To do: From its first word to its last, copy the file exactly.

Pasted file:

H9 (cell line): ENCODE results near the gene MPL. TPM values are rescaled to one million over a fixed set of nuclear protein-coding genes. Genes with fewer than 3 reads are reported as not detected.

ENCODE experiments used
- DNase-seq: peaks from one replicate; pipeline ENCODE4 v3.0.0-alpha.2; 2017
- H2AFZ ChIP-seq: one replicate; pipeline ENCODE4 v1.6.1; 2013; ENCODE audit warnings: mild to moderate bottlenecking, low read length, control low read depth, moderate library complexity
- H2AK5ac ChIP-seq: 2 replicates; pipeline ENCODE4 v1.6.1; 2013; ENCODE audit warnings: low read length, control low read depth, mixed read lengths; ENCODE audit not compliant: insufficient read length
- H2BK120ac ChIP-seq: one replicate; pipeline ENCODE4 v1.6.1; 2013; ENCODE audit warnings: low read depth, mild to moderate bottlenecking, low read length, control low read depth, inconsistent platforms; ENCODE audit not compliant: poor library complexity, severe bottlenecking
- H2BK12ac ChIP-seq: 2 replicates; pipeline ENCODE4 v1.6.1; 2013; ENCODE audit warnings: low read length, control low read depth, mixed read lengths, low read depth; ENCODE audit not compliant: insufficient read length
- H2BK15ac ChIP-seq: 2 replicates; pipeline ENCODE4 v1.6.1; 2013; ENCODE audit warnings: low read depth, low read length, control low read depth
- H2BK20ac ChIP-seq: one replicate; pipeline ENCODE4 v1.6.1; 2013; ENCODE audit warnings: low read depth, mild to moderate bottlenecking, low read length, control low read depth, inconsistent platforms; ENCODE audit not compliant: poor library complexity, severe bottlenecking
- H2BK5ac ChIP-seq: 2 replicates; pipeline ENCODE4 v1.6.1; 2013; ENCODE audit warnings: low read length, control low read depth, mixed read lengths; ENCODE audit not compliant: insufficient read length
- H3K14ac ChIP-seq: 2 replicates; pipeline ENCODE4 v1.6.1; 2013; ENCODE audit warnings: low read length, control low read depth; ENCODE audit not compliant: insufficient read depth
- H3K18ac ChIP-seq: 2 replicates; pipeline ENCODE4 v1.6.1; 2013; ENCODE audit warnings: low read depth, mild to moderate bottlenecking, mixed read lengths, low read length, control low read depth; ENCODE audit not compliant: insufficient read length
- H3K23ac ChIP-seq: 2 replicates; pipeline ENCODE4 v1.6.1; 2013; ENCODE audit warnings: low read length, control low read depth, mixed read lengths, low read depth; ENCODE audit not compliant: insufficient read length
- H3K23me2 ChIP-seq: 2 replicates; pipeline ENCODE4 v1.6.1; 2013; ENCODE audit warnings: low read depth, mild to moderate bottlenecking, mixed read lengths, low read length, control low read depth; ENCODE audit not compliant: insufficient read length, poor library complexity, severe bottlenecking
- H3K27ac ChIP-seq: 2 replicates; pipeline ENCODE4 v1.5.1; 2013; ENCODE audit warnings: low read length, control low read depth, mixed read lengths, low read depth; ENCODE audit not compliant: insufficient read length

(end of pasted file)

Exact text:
H9 (cell line): ENCODE results near the gene MPL. TPM values are rescaled to one million over a fixed set of nuclear protein-coding genes. Genes with fewer than 3 reads are reported as not detected.

ENCODE experiments used
- DNase-seq: peaks from one replicate; pipeline ENCODE4 v3.0.0-alpha.2; 2017
- H2AFZ ChIP-seq: one replicate; pipeline ENCODE4 v1.6.1; 2013; ENCODE audit warnings: mild to moderate bottlenecking, low read length, control low read depth, moderate library complexity
- H2AK5ac ChIP-seq: 2 replicates; pipeline ENCODE4 v1.6.1; 2013; ENCODE audit warnings: low read length, control low read depth, mixed read lengths; ENCODE audit not compliant: insufficient read length
- H2BK120ac ChIP-seq: one replicate; pipeline ENCODE4 v1.6.1; 2013; ENCODE audit warnings: low read depth, mild to moderate bottlenecking, low read length, control low read depth, inconsistent platforms; ENCODE audit not compliant: poor library complexity, severe bottlenecking
- H2BK12ac ChIP-seq: 2 replicates; pipeline ENCODE4 v1.6.1; 2013; ENCODE audit warnings: low read length, control low read depth, mixed read lengths, low read depth; ENCODE audit not compliant: insufficient read length
- H2BK15ac ChIP-seq: 2 replicates; pipeline ENCODE4 v1.6.1; 2013; ENCODE audit warnings: low read depth, low read length, control low read depth
- H2BK20ac ChIP-seq: one replicate; pipeline ENCODE4 v1.6.1; 2013; ENCODE audit warnings: low read depth, mild to moderate bottlenecking, low read length, control low read depth, inconsistent platforms; ENCODE audit not compliant: poor library complexity, severe bottlenecking
- H2BK5ac ChIP-seq: 2 replicates; pipeline ENCODE4 v1.6.1; 2013; ENCODE audit warnings: low read length, control low read depth, mixed read lengths; ENCODE audit not compliant: insufficient read length
- H3K14ac ChIP-seq: 2 replicates; pipeline ENCODE4 v1.6.1; 2013; ENCODE audit warnings: low read length, control low read depth; ENCODE audit not compliant: insufficient read depth
- H3K18ac ChIP-seq: 2 replicates; pipeline ENCODE4 v1.6.1; 2013; ENCODE audit warnings: low read depth, mild to moderate bottlenecking, mixed read lengths, low read length, control low read depth; ENCODE audit not compliant: insufficient read length
- H3K23ac ChIP-seq: 2 replicates; pipeline ENCODE4 v1.6.1; 2013; ENCODE audit warnings: low read length, control low read depth, mixed read lengths, low read depth; ENCODE audit not compliant: insufficient read length
- H3K23me2 ChIP-seq: 2 replicates; pipeline ENCODE4 v1.6.1; 2013; ENCODE audit warnings: low read depth, mild to moderate bottlenecking, mixed read lengths, low read length, control low read depth; ENCODE audit not compliant: insufficient read length, poor library complexity, severe bottlenecking
- H3K27ac ChIP-seq: 2 replicates; pipeline ENCODE4 v1.5.1; 2013; ENCODE audit warnings: low read length, control low read depth, mixed read lengths, low read depth; ENCODE audit not compliant: insufficient read length